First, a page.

Avoid Overtraining With Optimal Muscle Recovery Part II


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In Part 1, we reviewed active and passive recovery Protocols that included: Sleep, Power Naps, Massage, Thermotherapy, Cryotherapy, Contract Therapy and NSAIDS (Nonsteroidal Anti-Inflammatory Drugs.)

In Part 2, we will review Nutritional Strategies for Recovery. Most people who train come to learn fairly quickly that nutrition is 80% of the factor on how well and how quickly you can achieve your fitness, health and performance goals.

Most beginners think that the only critical factor is how long, how hard and how frequently you train. Once you begin to recognize that your body adapts to exercise during the rest periods between exercise intervals, you realize that rest, recovery and adaption to exercise activities are critical to your success.

You also recognize, unless you plan your nutrition program carefully, your body may not have a critical nutrient, at the critical times and in the adequate amounts needed to optimize your developmental adaptation and performance. There is still conflicting research on the quantity and timing of your meals.

Should you eat 5 times/day, 6 times/day, 7 times/day or more is still being argued (though most studies lean toward 6)?

The Nutritional Strategies listed below are among the commonly suggested strategies recommended by the majority of Subject Matter Experts (SMEs).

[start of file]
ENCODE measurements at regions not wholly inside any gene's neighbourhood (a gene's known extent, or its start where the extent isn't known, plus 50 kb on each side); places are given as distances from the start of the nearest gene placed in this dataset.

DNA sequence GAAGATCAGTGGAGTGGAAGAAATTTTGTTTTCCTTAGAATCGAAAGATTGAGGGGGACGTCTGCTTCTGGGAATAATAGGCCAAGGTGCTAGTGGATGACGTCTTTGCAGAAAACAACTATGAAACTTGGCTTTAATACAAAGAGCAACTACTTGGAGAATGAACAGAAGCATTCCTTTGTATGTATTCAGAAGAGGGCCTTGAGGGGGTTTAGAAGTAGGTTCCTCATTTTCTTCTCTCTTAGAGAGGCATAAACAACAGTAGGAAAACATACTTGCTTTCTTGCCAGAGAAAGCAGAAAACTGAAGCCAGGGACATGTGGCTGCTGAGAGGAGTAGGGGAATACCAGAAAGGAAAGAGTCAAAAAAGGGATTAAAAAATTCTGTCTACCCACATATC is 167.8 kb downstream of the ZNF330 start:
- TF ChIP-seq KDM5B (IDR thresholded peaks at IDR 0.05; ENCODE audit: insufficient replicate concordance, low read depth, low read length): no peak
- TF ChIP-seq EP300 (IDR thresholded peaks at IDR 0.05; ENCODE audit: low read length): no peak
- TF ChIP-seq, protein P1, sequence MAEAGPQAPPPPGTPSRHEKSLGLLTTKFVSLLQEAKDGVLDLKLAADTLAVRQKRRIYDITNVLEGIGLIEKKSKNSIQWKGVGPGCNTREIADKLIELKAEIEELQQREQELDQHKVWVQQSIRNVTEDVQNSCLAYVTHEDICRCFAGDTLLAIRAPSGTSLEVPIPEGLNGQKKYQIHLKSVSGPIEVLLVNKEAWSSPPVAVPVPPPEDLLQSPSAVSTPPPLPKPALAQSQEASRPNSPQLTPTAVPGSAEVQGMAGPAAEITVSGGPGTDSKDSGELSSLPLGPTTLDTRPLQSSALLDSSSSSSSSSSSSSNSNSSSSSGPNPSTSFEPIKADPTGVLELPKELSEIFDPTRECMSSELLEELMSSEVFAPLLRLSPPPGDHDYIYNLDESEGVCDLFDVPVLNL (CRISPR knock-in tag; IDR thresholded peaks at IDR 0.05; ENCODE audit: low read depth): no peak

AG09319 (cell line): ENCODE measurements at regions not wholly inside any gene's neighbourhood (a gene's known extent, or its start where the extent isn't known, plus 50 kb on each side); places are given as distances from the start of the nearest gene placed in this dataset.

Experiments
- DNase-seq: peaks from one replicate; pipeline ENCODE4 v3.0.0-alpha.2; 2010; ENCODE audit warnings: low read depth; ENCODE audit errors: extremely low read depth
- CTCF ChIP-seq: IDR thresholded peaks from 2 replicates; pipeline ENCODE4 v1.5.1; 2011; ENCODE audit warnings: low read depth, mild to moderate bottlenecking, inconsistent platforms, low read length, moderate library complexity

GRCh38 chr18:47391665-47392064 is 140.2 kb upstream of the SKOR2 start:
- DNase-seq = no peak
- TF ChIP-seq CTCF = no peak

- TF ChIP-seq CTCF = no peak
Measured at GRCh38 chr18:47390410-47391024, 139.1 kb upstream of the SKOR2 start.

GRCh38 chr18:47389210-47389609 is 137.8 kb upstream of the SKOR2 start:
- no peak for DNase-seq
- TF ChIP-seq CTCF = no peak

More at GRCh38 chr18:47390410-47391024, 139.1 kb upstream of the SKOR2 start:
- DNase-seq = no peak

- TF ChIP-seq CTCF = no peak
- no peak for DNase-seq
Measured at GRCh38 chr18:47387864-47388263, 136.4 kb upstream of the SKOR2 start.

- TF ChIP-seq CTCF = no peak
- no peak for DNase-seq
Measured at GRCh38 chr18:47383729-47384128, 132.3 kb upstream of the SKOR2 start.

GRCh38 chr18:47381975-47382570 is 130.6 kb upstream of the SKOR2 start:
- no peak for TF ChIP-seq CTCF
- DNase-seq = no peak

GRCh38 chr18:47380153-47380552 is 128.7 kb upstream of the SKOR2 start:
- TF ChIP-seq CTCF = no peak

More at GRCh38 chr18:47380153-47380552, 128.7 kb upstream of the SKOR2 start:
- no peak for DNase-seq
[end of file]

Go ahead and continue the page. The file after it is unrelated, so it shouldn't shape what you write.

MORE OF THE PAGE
You should always keep these recommendations in mind. The Individuality Principle is always in effect. You are an individual with individual goals, needs wants and certainly a distinct physiology. Your nutritional needs just like your exercise needs will vary.

Just because a famous bodybuilder has discovered the perfect exercise and nutrition prescription for themselves, does not mean it is perfect for you. Nutrition and exercise will vary greatly among individuals, their chosen sports and even their positions within that sport. Even on the same team, in football, the Center’s needs are completely different from the Wide Receiver’s needs.

If you intend to optimize training induced adaptations, you must ensure both micro and macro nutrients are readily available. This includes your need to maintain your body’s energy stores. Not just energy for training and competition, but the energy required for repair, recovery and adaptation.

You should know that all exercise activities will draw-down your glycogen stores. How much and how quickly is dependent on Frequency, Intensity, Time and Type of exercise (F.I.T.T. Principle). If carbohydrate intake is inadequate, muscle glycogen stores cannot be restored and your performance, as well as your ability to recover, repair and adapt, are all degraded.

It is recommended that you consider 3 Critical Periods of Dietary Supplementation:

  • Pre-Exercise
  • During-Exercise
  • Post-Exercise
  • Pre-Exercise: Consume 1-4 grams of Carbohydrate (CHO) Kgram (Kg) of Body Weight (BW), 1-4 hours prior to exercise. *Note: Ranges are provided based on individual needs. The lower end for shorter and/or less intense training, and the higher end for longer and/or more intense training.